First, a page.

Now, now, this is a PG-13 blog. Despite the title of this post, it's not about what you think. It's about Regency men's fashions--most specifically the blazingly white cravat favored by all young bucks during the time when STROKE OF GENIUS is set. Just as Beau Brummel changed the shape of men's fashion for all time, cravats were the precursers of the modern necktie. But cravats were tied in more unique configurations than an origami master can imagine to fold a square of paper.
How a man chose to tie his cravat revealed a good deal about his taste and sense of self. (And, one might argue, the nimbleness of his valet's fingers!)
In case you are unable to read names of the styles pictured here they are, left to right-
Top row - Oriental, Mathematical, Osbaldston
Second row - Napolean, American, Mailcoach
Third row - Trone d'amour, Irish, Ballroom
Fourth Row - Horse collar, Hunting, Maharata
Botttom Row - Gordion knot, Barrel knot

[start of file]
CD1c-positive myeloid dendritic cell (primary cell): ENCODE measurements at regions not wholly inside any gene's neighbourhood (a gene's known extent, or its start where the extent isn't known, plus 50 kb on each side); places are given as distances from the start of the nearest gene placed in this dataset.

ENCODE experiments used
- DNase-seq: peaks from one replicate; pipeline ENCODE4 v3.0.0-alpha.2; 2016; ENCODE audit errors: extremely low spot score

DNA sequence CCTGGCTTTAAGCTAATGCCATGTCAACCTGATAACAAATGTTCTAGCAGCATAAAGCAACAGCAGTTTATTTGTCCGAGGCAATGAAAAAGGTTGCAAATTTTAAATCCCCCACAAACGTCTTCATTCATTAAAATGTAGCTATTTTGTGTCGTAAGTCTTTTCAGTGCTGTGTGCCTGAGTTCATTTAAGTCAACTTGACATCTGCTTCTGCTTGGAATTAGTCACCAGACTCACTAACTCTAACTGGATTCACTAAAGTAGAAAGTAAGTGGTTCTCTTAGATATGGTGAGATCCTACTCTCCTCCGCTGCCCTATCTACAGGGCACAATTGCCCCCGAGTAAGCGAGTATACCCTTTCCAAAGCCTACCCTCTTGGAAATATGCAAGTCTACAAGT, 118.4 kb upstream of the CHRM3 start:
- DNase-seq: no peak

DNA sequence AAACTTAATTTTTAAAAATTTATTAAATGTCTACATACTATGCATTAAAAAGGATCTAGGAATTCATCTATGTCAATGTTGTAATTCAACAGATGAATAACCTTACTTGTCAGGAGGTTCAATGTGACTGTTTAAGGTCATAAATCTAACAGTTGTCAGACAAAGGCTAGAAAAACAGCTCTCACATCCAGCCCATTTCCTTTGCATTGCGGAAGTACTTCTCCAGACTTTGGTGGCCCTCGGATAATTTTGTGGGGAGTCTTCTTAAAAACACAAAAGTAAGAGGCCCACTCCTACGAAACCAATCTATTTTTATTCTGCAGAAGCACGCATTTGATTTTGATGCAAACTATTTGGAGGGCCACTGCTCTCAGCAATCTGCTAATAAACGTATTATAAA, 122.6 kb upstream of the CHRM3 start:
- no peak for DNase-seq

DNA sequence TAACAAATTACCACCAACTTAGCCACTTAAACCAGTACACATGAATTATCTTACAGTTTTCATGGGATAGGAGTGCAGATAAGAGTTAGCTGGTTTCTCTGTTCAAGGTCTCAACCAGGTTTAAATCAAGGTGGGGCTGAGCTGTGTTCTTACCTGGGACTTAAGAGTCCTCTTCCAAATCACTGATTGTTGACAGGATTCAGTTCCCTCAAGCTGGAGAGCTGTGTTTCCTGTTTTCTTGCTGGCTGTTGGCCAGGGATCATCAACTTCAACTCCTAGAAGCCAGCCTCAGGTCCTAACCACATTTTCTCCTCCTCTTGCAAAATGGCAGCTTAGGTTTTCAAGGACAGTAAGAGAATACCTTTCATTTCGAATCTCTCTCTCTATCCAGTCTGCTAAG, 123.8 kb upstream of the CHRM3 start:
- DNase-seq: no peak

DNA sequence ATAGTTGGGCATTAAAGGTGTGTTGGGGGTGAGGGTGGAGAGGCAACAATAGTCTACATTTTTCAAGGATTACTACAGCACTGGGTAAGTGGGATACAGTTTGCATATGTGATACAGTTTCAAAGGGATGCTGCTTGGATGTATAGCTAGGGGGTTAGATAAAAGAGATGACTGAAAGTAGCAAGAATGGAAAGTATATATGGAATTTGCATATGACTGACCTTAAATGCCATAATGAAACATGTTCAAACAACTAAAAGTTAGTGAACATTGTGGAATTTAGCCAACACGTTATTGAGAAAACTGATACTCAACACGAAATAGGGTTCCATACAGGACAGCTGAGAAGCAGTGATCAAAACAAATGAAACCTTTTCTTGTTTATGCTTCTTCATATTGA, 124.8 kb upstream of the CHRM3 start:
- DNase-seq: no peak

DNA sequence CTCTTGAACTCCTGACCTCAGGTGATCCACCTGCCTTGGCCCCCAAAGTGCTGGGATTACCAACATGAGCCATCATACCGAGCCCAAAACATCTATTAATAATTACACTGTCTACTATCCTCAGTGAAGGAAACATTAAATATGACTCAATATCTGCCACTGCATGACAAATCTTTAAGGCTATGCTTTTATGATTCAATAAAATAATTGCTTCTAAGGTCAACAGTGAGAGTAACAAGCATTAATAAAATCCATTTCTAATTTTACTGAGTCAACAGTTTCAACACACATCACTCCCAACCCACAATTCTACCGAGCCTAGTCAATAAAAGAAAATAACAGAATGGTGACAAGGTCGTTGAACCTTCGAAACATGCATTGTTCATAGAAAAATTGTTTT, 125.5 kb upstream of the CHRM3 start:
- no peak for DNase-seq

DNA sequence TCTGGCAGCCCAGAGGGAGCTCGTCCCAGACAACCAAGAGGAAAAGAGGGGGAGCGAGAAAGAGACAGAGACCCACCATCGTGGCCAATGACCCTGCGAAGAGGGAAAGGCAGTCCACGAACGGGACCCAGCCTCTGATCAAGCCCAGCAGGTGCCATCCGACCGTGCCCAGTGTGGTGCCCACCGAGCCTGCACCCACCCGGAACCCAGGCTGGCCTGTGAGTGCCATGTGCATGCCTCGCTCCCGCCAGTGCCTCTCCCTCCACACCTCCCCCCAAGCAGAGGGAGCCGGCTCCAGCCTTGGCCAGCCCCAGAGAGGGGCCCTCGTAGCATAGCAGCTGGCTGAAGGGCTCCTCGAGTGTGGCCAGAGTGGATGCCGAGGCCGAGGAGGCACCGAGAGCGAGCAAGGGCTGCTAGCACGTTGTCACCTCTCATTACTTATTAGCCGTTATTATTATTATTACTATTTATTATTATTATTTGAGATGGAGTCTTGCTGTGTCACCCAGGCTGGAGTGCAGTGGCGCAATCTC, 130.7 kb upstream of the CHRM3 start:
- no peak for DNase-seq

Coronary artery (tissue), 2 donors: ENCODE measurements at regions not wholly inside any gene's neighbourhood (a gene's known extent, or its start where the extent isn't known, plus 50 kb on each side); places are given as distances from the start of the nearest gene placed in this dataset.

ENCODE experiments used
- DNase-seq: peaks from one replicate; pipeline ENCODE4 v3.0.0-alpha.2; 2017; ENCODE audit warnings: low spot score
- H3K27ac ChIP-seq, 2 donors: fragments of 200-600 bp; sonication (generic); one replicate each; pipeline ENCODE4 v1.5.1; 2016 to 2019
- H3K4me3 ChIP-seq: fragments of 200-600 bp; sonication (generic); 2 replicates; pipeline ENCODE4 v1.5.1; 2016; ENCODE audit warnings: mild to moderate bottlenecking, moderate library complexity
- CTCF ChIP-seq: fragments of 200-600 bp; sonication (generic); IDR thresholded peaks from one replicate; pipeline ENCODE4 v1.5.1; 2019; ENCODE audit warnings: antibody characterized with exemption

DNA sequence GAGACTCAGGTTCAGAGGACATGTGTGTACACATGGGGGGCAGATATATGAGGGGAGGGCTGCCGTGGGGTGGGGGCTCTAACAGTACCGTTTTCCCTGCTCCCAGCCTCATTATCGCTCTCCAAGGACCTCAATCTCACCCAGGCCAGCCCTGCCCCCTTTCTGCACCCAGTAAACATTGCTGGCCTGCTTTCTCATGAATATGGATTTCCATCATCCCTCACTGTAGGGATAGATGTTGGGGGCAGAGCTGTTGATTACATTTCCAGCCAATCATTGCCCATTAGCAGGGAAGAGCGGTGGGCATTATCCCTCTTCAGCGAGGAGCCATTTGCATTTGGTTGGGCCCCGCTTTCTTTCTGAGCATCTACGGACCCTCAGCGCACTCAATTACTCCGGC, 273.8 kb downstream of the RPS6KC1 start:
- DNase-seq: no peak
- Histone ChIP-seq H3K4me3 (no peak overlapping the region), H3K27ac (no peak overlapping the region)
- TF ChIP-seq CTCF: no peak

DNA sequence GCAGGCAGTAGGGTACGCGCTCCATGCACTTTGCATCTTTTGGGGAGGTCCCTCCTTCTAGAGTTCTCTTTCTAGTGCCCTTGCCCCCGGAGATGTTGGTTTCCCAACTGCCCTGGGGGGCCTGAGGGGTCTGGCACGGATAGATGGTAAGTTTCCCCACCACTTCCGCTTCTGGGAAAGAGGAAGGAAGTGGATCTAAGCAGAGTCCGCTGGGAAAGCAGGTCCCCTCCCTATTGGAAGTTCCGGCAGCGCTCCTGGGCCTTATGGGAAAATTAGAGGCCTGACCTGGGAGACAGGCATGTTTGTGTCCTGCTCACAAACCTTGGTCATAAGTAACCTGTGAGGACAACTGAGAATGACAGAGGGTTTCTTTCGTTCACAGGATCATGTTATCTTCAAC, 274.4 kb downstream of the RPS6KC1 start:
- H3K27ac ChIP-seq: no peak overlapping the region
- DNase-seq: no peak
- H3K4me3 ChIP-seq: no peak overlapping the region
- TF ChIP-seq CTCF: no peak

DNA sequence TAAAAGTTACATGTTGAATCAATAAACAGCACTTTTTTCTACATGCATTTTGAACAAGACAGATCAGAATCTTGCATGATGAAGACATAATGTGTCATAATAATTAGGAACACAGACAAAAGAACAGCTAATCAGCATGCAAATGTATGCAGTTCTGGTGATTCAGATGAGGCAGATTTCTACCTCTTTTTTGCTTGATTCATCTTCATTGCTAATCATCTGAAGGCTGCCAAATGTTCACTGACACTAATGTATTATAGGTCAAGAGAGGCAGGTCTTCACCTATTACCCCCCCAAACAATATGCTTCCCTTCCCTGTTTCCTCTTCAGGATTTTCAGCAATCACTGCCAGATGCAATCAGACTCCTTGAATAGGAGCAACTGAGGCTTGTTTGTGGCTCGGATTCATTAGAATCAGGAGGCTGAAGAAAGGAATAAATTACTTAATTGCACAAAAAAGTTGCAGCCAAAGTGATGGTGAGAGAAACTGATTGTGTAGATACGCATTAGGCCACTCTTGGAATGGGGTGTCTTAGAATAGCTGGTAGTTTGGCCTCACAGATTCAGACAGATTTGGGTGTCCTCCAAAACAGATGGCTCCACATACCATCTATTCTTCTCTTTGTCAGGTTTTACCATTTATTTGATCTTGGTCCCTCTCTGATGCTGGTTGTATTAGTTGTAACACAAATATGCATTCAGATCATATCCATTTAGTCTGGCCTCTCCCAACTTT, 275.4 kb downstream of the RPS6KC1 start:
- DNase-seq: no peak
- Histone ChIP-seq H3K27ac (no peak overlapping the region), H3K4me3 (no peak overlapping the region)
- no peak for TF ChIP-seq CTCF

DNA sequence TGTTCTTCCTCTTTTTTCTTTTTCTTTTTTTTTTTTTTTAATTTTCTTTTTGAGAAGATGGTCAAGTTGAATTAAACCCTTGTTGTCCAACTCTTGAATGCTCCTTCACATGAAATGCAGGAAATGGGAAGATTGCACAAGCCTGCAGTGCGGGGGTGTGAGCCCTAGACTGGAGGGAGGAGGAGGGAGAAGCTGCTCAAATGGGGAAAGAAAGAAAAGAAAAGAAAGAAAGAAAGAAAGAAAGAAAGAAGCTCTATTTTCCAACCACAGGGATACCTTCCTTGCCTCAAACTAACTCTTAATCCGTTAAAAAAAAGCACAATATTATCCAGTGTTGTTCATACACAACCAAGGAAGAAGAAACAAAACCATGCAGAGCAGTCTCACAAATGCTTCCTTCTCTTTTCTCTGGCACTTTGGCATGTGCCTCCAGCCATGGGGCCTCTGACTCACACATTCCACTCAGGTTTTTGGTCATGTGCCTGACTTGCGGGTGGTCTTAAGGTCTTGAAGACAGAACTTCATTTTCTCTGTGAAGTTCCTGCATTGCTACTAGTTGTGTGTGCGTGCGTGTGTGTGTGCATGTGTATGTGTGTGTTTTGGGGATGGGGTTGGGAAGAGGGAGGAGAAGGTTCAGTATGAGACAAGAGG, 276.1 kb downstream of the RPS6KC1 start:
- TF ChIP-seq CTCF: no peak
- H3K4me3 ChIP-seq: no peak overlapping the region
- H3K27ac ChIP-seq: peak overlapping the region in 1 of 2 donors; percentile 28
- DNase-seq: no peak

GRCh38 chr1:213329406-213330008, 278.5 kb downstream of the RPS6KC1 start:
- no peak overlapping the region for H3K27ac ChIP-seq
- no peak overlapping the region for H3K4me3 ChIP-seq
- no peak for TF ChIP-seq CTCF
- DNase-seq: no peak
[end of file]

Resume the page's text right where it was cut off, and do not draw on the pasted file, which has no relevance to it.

Cravats were always of white linen, and heavily starched to hold their shape (part of what made the cravat such an effective weapon for my heroine in A CHRISTMAS BALL, when she ripped the scratchy, stiff cloth off my hero's neck!). Later, the flowing "Waterfall" style was popularized by the poet Byron and less starch was required. When Beau Brummell, the arbiter of Regency sartorial splendor, fled to France (after alienating the Prince Regent with his infamous "Who's your fat friend?" remark) other colors besides white were introduced.
So what was the appeal of the cravat?
As with all fashion, the point is to be more attractive to the opposite sex. IMO, the lure of the elegantly tied cravat is in imagining how much fun it would be to untie it!
What do you think? Sometimes fashion goes to ridiculous lengths. What male fashion, past or present, do you think crosses the line into obsession or just plain weirdness?